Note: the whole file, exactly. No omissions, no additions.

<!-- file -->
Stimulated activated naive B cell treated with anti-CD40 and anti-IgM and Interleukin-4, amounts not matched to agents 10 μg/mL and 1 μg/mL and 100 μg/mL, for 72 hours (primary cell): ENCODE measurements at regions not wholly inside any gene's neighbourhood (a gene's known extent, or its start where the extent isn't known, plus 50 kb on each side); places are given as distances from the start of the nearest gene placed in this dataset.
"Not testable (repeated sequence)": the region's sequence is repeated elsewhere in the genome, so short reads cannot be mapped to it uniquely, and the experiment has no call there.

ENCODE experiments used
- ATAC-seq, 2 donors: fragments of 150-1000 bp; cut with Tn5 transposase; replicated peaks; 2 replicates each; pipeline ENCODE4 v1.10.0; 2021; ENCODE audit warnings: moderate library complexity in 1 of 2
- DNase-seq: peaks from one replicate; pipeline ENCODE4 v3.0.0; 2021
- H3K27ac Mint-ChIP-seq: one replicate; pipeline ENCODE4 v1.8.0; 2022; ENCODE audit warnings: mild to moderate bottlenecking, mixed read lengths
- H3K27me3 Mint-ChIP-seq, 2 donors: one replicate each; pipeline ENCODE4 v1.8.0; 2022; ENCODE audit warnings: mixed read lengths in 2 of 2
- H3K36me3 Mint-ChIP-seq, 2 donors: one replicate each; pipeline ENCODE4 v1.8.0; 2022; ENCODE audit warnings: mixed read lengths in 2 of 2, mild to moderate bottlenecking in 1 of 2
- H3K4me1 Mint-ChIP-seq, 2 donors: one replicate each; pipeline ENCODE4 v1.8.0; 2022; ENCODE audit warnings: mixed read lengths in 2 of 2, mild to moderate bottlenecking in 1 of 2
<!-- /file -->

Stimulated activated naive B cell treated with anti-CD40 and anti-IgM and Interleukin-4, amounts not matched to agents 10 μg/mL and 1 μg/mL and 100 μg/mL, for 72 hours (primary cell): ENCODE measurements at regions not wholly inside any gene's neighbourhood (a gene's known extent, or its start where the extent isn't known, plus 50 kb on each side); places are given as distances from the start of the nearest gene placed in this dataset.
"Not testable (repeated sequence)": the region's sequence is repeated elsewhere in the genome, so short reads cannot be mapped to it uniquely, and the experiment has no call there.

ENCODE experiments used
- ATAC-seq, 2 donors: fragments of 150-1000 bp; cut with Tn5 transposase; replicated peaks; 2 replicates each; pipeline ENCODE4 v1.10.0; 2021; ENCODE audit warnings: moderate library complexity in 1 of 2
- DNase-seq: peaks from one replicate; pipeline ENCODE4 v3.0.0; 2021
- H3K27ac Mint-ChIP-seq: one replicate; pipeline ENCODE4 v1.8.0; 2022; ENCODE audit warnings: mild to moderate bottlenecking, mixed read lengths
- H3K27me3 Mint-ChIP-seq, 2 donors: one replicate each; pipeline ENCODE4 v1.8.0; 2022; ENCODE audit warnings: mixed read lengths in 2 of 2
- H3K36me3 Mint-ChIP-seq, 2 donors: one replicate each; pipeline ENCODE4 v1.8.0; 2022; ENCODE audit warnings: mixed read lengths in 2 of 2, mild to moderate bottlenecking in 1 of 2
- H3K4me1 Mint-ChIP-seq, 2 donors: one replicate each; pipeline ENCODE4 v1.8.0; 2022; ENCODE audit warnings: mixed read lengths in 2 of 2, mild to moderate bottlenecking in 1 of 2